Ldap client configuration in two steps – Redhat 6

On RHEL 6 LDAP client configuration involves editing multiple files such pam, nssswitch, authconfig etc. But “authconfig” command made it easier for us. I walk you through how it can be done in two steps.


Install client packages. openldap-clients pam_ldap nss-pam-ldapd


This can be done in two ways.  First one is suitable for manual installation. Second one is for script lovers.



Follow on screen window. Choose authentication type and enter LDAP URI. Check ldap client – server connection status.

#getent passwd ldapuser1

If there is no output something wrong. If your ldap server is old version then it may not support “sssd” daemon. Authconfig by default configure “sssd” daemon to work. In such case I prefer you to go with second method.


Use authconfig command with necessary options in CLI. All the options support enable and disable feature. Call the appropriate one by prefix enable or disable.

Backup auth configuration files

Take the backup of all related configuration files.

#authconfig --savebackup /root/auth_bkp4

Restore configuration

If require, configuration can be restored from backup.

 #authconfig --restorebackup /root/auth_bkp4

Dry-run configuration changes

Test the resultant system state in dry-run mode without applying any changes.

#authconfig --enableshadow --enableldap --enableldapauth --enableshadow --enablecache --disablekrb5 --ldapbasedn "dc=sunt,dc=com" --ldapserver "ldap://rhel4.sunt.com/, ldap://rhel6.sunt.com" --test

–test = implies do not apply any changes in system. Instead print the changes in screen.

Update configuration files

This configures ldap authentication without Kerberos support.

#authconfig --enableshadow --enableldap --enableldapauth --enableshadow --enablecache --disablekrb5--ldapbasedn "dc=sunt,dc=com" --ldapserver "ldap://rhel4.sunt.com/, ldap://rhel6.sunt.com" --update

This command will update all configuration files and start the sssd daemon.

Enable legacy mode

For old legacy ldap server support add “enableforcelegacy” option.

#authconfig --enableshadow --enableldap --enableldapauth --enableshadow --enablecache --disablekrb5 --enableforcelegacy --ldapbasedn "dc=sunt,dc=com" --ldapserver "ldap://rhel4.sunt.com/, ldap://rhel6.sunt.com" --update

enableforcelegacy – never use SSSD implicitly even for supported configuration. When configured with legacy mode the “sssd” daemon stopped and “nslcd” daemon started.

Enable home directory creation

This command additionally configures PAM to create home directory when user login first time.

#authconfig --enableldap --enableldapauth --enableshadow --enablecache --disablekrb5 --enablemkhomedir --ldapbasedn "dc=sunt,dc=com" --ldapserver "ldap://rhel4.sunt.com/, ldap://rhel6.sunt.com" --enableshadow --update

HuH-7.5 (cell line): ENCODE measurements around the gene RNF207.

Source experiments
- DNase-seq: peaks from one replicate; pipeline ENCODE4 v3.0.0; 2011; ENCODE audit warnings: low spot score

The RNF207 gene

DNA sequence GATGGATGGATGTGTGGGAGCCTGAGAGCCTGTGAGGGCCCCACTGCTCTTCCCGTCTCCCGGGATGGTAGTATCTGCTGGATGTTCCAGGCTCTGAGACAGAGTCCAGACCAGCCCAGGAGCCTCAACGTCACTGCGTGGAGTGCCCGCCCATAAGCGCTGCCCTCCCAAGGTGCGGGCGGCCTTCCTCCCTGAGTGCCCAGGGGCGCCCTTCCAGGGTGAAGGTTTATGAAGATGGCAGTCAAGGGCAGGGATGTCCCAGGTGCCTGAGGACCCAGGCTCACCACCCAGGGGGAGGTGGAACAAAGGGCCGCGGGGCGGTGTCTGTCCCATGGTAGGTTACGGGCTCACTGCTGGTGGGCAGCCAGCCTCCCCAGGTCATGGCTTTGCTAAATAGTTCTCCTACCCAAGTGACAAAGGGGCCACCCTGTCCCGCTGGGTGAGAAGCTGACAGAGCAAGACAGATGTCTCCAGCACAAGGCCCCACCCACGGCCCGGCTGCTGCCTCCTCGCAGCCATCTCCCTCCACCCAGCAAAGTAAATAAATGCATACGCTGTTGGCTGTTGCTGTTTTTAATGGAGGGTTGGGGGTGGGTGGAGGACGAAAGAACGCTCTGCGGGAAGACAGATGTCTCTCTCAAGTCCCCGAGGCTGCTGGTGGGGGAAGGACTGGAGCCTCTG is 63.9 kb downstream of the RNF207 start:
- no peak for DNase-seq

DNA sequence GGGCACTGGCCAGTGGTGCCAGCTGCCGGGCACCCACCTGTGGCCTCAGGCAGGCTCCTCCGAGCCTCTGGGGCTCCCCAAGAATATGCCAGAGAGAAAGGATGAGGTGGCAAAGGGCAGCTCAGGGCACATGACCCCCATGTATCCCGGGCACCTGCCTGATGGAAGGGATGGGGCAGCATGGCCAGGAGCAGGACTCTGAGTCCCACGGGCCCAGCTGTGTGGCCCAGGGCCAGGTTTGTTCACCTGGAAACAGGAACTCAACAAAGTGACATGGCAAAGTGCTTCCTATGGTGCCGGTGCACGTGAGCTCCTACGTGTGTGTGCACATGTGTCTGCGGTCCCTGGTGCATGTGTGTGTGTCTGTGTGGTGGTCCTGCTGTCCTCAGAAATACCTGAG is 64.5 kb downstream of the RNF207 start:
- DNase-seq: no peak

— enablemkhomedir – configure PAM and starts “oddjobd” daemon.

Configure LDAP client with SSL/TLS


Use this syntax when  LDAP server URI start with “ldaps” and accessible through default port 636. The “–enableldattls” option enables TLS/SSL communication.

--ldapserver "ldaps://rhel4.sunt.com/, ldaps://rhel6.sunt.com" --enableldaptls

If LDAP server listens to different port then default 636, specify port like this.

--ldapserver "ldaps://rhel4.sunt.com:10080" --enableldaptls

LDAP server listens to non-encrypted ldap port 389.  Use this option to enforce clients to issue “starttls” during client-server initial hand-shake.

--enableldapstarttls --ldapserver “ldap://rhel4.sunt.com,  ldap://rhel6.sunt.com”

The server certificate file must be copied to client. It can be downloaded through “authconfig” command using “–ldaploadcacert”

#authconfig --enableshadow --enableldap --enableldapauth --enableshadow --enablecache --disablekrb5 --enableforcelegacy --ldapbasedn "dc=sunt,dc=com" --ldapserver "ldaps://rhel4.sunt.com/, ldaps://rhel6.sunt.com" --enableldaptls  --ldaploadcacert http://reposerver.sunt.com/ldapcert.pem --update

If the certificate not stored centrally, copy the certificate to client manually. Change the permission to 600.

#scp root@rhel4:/etc/openldap/cacerts/ldapcert.pem /etc/openldap/cacerts/
#chmod 600 /etc/openldap/cacerts/ldapcert.pem

The final and most important is certificate location should be updated in ldap.conf.

#echo “TLS_CACERT /etc/openldap/cacerts/ldapscert.pem” >> /etc/openldap/ldap.conf

At last /etc/openldap/ldap.conf file will look like this.

TLS_CACERTDIR /etc/openldap/cacerts
URI ldaps://rhel4.sunt.com/  ldaps://rhel6.sunt.com
BASE dc=sunt,dc=com
TLS_CACERT /etc/openldap/cacerts/ldapscert.pem

Daemon to be started

When use authconfig command necessary daemons will be enabled and started automatically. Still if you face trouble connecting to LDAP server ensure below service are running.

#service sssd start
#service oddjobd start

In legacy mode “sssd” should be in stopped state.

#service sssd stop
#service nslcd start
#service nscd start
#service oddjobd start

To know more about supported options see this. Even man page may not have all such option.

#authconfig --help

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